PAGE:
Phalanges of the feet
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The phalanges (single: phalanx) of the feet are the tubular bones of the toes. The second to fifth toes each contain a proximal, middle and distal phalanx whereas the great toe (hallux) only contains a proximal and distal phalanx.
Each phalanx consists of a central body or shaft and two extremities. The proximal phalanges have a long body that is convex superiorly and concave inferiorly. The two extremities are wider, with the base providing a concave articulation with the metatarsal heads and the head providing a convex articulation with the base of the middle phalanx (or distal phalanx in the case of the first toe). The middle phalanges are similarly shaped but much shorter. The distal phalanges are flat on the dorsal surface and taper towards the distal end, but then expanded at the distal extremity for support of the nail at the end of the toe 1.
- metatarsophalangeal joint: between the metatarsals and proximal phalanges
- proximal interphalangeal joint: between the proximal and middle phalanges
- distal interphalangeal joint: between the middle and distal phalanges
- the great toe only has a single interphalangeal joint
Extensor tendons attach on the dorsal aspect of the foot. In the great toe, the distal phalanx receives extensor hallucis longus whereas the proximal phalanx receives extensor hallucis brevis (part of extensor digitorum brevis). An extensor expansion also exists, formed from extensor digitorum, the lumbricals and interossei. The tendons of extensor digitorum brevis join the extensor expansion on the second, third and fourth toes 1.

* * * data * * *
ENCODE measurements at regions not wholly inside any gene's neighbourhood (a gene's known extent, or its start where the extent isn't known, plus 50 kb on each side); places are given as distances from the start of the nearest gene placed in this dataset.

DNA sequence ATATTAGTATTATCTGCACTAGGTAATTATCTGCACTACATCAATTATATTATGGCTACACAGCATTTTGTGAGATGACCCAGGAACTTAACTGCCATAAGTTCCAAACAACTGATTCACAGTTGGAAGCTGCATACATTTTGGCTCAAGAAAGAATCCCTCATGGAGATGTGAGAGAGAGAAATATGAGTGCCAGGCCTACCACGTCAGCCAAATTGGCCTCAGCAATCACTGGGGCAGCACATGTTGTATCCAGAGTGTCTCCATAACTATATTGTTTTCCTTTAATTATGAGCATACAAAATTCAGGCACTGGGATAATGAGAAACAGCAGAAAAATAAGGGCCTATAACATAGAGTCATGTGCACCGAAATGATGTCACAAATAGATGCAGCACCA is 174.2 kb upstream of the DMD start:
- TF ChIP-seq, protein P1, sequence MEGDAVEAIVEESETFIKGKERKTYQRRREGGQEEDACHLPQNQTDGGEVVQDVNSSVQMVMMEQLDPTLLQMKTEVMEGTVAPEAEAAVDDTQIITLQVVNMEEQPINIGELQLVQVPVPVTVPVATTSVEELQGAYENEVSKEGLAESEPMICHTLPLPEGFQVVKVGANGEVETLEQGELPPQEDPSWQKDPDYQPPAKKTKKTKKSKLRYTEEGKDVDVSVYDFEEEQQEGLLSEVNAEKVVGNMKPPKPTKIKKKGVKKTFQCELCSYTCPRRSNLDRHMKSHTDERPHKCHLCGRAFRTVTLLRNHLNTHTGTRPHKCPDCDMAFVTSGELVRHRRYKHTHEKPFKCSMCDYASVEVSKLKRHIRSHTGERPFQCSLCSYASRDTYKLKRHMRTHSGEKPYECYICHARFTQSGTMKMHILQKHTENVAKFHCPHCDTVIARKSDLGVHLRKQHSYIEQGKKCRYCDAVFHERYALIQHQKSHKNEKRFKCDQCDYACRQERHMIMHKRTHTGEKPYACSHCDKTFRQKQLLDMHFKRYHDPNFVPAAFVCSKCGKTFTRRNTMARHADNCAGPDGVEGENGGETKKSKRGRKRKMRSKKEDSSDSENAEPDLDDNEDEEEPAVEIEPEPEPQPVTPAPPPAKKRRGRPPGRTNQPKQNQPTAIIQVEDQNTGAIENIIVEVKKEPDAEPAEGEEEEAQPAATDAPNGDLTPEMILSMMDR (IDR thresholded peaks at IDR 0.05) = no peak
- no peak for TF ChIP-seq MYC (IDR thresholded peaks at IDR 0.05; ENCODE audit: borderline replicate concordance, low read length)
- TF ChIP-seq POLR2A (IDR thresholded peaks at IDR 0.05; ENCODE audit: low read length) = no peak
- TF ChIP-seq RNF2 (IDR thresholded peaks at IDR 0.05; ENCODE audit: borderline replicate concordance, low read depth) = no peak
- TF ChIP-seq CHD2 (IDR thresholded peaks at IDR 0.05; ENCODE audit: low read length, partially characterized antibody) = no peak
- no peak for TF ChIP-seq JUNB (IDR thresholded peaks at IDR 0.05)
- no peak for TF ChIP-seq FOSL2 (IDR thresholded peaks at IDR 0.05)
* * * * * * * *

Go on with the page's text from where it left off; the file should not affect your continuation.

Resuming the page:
On the plantar surface, flexor hallucis longus attaches to the base of the distal phalanx of the great toe and flexor hallucis brevis inserts, via the two sesamoids, into the sides of base of the proximal phalanx. The other four toes receive flexor digitorum brevis as it splits to insert onto the sides of the middle phalanx, and flexor digitorum longus passes through this to reach the distal phalanx. Abductor and flexor digiti minimi brevis also attach to the bases of the fifth proximal phalanx 1.
Each MTP joint is strengthened by a thick pad of fibrocartilage (plantar ligament) on its plantar surface. Four short fibrous bands unite the plantar ligaments of adjacent MTP joints together to form the deep transverse metatarsal ligament. Collateral ligaments (similar to the hand) also reinforce the sides of the MTP and IP joints 1.
The lateral plantar artery gives rise to the single plantar arch of the foot. This curves convexly across the bases of the second, third and fourth metatarsals. From this arch, plantar metatarsal arteries run forwards and bifurcate to supply the four webs and digits. The medial plantar artery does not supply the plantar arch and instead supplies the great toe. Perforating arteries from the plantar arch and its metatarsal arteries reinforce the dorsal metatarsal arteries 1.
The perforating veins accompanying the perforating arteries transport blood from the dorsal venous arch. The plantar muscles act as a "sole pump" to aid returning venous blood flow 1.
Two sesamoid bones are often present on the plantar aspect of the MTP joint of the great toe, of which the medial is the larger sesamoid (see multipartite hallux sesamoid). Sesamoid bones can also be found at the MTP joints of the second to fifth toes, and the IP joint of the great toe 2.
The phalanges are ossified from two centers 2:
- one for the shaft: appears at 10th week of gestation
- one for the base: appears between 4-10 years old, and fuses with the shaft around 18 years of age
The phalanges may be visualized on a number of series of the distal lower limb including: